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Problem 4.3.32 in Linear Algebra, Lay:

Let $V$ and $W$ be vector spaces, let $T:V\to W$ be a linear transformation, and let $\{\mathbf{v}_1, \dots , \mathbf{v}_p \}$ be a subset of $V$.

Suppose that $T$ is a one-to-one transformation [...]. Show that if the set of images $\{T(\mathbf{v}_1), \dots ,T(\mathbf{v}_p)\}$ is linearly dependent, then $\{\mathbf{v}_1, \dots , \mathbf{v}_p \}$ is linearly dependent. This fact shows that a one-to-one linear transformation maps a linearly independent set onto a linearly independent set.

All I can think of doing:

If $\{T(\mathbf{v}_1), \dots ,T(\mathbf{v}_p)\}$ is linearly dependent, then there exist weights $c_1, \dots, c_p$, not all zero, so that $$c_1 T(\mathbf{v}_1) + \cdots + c_p T(\mathbf{v}_p) = \mathbf{0}$$ Since $T$ is linear: $$c_1 T(\mathbf{v}_1) + \cdots + c_p T(\mathbf{v}_p) = T(c_1\mathbf{v}_1) + \cdots + T(c_p \mathbf{v}_p)=T(c_1 \mathbf{v}_1 +\cdots + c_p \mathbf{v}_p)=\mathbf{0}$$ So the set $\{\mathbf{v}_1, \dots , \mathbf{v}_p \}$ must be linearly dependent.

Am I missing something? And why must $T$ be on-to-one for this to be true? An example showing that it is not true if $T$ is not one-to-one would be great!

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there must be condition such that knerlity of t contain only zero element . – user62571 Feb 16 '13 at 18:30
Any clue what that might be? Otherwise this answer doesn't help a bit... – vonbrand Feb 16 '13 at 19:09
@ravi: The condition that a linear transformation be one-to-one (i.e., injective) is equivalent to saying that its kernel consists only of the zero element. – Zev Chonoles Feb 16 '13 at 19:11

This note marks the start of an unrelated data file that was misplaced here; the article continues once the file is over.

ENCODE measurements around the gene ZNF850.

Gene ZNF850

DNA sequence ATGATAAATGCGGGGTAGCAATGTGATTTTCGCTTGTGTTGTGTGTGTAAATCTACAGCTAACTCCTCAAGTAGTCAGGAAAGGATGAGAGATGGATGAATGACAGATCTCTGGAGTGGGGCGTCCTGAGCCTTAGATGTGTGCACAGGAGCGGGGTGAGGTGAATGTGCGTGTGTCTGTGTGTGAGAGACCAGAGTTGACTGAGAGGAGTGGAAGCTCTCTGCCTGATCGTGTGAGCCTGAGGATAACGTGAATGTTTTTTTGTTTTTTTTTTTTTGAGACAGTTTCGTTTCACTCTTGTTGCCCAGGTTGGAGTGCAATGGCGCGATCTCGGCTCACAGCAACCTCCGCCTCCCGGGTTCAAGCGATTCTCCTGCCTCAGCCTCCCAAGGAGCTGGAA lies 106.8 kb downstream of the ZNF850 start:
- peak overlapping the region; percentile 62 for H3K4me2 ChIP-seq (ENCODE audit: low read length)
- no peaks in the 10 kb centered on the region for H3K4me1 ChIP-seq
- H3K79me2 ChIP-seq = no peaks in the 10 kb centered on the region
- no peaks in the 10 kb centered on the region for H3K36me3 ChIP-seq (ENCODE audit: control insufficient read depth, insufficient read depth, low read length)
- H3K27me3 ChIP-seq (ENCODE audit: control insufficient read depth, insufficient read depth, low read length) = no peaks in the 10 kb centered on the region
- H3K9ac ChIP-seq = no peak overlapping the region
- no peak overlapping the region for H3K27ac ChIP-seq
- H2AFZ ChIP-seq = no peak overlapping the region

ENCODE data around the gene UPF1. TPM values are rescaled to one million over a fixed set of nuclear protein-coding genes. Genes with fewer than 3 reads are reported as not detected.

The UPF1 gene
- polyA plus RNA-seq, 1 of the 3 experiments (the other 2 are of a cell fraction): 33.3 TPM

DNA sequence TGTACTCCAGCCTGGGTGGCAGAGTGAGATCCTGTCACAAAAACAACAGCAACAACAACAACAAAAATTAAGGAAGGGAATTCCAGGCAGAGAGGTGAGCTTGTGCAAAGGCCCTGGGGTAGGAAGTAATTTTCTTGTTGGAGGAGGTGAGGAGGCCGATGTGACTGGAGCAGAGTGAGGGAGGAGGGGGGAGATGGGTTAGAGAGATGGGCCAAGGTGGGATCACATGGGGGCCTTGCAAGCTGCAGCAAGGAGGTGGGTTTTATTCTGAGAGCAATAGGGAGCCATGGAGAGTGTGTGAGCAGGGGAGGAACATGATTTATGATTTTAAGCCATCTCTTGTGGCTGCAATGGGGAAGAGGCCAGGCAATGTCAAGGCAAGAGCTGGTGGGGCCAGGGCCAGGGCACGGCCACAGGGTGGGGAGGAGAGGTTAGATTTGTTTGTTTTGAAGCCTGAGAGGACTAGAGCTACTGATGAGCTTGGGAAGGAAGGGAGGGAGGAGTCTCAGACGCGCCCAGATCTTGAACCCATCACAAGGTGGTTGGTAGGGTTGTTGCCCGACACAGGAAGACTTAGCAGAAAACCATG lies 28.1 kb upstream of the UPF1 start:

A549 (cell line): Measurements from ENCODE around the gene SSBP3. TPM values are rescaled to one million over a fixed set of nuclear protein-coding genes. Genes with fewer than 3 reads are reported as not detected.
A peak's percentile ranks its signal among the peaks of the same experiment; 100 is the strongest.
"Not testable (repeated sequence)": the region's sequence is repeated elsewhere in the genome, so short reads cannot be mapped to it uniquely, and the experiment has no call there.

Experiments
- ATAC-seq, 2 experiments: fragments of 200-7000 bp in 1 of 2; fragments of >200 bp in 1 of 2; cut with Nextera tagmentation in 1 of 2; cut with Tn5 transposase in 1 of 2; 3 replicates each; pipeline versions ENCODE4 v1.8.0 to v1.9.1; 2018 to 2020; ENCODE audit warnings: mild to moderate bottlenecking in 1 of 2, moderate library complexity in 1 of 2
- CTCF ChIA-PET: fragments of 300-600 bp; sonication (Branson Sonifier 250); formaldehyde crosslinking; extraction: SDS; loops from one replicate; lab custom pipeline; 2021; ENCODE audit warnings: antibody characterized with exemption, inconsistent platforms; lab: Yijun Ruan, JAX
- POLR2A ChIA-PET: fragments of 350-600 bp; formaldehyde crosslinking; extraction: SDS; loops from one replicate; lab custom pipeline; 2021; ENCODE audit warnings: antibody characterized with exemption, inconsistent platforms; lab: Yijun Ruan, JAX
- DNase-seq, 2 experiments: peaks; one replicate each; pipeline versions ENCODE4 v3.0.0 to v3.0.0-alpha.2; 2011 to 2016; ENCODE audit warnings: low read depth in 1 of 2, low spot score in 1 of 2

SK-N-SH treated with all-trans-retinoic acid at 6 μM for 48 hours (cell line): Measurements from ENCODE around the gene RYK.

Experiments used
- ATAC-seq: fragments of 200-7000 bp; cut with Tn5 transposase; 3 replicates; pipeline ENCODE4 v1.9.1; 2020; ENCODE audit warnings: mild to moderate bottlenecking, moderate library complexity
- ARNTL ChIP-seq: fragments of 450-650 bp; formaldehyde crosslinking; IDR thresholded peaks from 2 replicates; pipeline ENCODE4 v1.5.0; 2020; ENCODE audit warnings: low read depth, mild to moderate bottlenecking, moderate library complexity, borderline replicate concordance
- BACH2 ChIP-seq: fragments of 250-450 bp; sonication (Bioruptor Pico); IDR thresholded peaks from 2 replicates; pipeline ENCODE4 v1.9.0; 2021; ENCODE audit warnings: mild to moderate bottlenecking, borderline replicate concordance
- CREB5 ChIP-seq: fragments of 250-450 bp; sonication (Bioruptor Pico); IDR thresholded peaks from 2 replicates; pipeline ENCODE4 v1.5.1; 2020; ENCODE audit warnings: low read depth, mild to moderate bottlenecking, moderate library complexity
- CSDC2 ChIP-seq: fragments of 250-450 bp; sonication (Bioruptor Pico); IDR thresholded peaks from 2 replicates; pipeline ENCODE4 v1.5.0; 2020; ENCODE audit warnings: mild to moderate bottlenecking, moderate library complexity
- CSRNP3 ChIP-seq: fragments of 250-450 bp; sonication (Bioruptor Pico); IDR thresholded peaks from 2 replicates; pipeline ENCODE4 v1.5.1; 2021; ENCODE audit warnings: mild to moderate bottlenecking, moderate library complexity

up vote 2 down vote accepted

One last step you need to mention in your argument (and this is where the assumption that $T$ is one-to-one is necessary): why does $T(c_1 \mathbf{v}_1 +\cdots + c_p \mathbf{v}_p)=\mathbf{0}$ imply that $c_1 \mathbf{v}_1 +\cdots + c_p \mathbf{v}_p=\mathbf{0}$?

Here is a counterexample where $T$ is not one-to-one: let $V=\mathbb{R}^2$ and $W=\mathbb{R}$, and $\mathbf{v}_1=(1,2)$ and $\mathbf{v}_2=(2,1)$. Let $T:\mathbb{R}^2\to \mathbb{R}$ be the linear transformation $T(a,b)=a$. Then $T(\mathbf{v_1})=1$ and $T(\mathbf{v}_2)=2$ are linearly dependent in $\mathbb{R}$, because (for example) $$2T(\mathbf{v_1})+(-1)T(\mathbf{v}_2)=2-2=0,$$ but even though $$2T(\mathbf{v_1})+(-1)T(\mathbf{v}_2)=T(2\mathbf{v}_1-\mathbf{v}_2)=0\in\mathbb{R}$$ we still have that $2\mathbf{v}_1-\mathbf{v}_2=(2,4)-(2,1)=(0,3)\neq\mathbf{0}\in\mathbb{R}^2$.

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Thank you for the counterexample! – Jodles Oct 8 '11 at 15:43

In your last step you implicitly used a property that $T(v) = 0 $ implies $v=0$, which is true only if you know that $T$ is injective.

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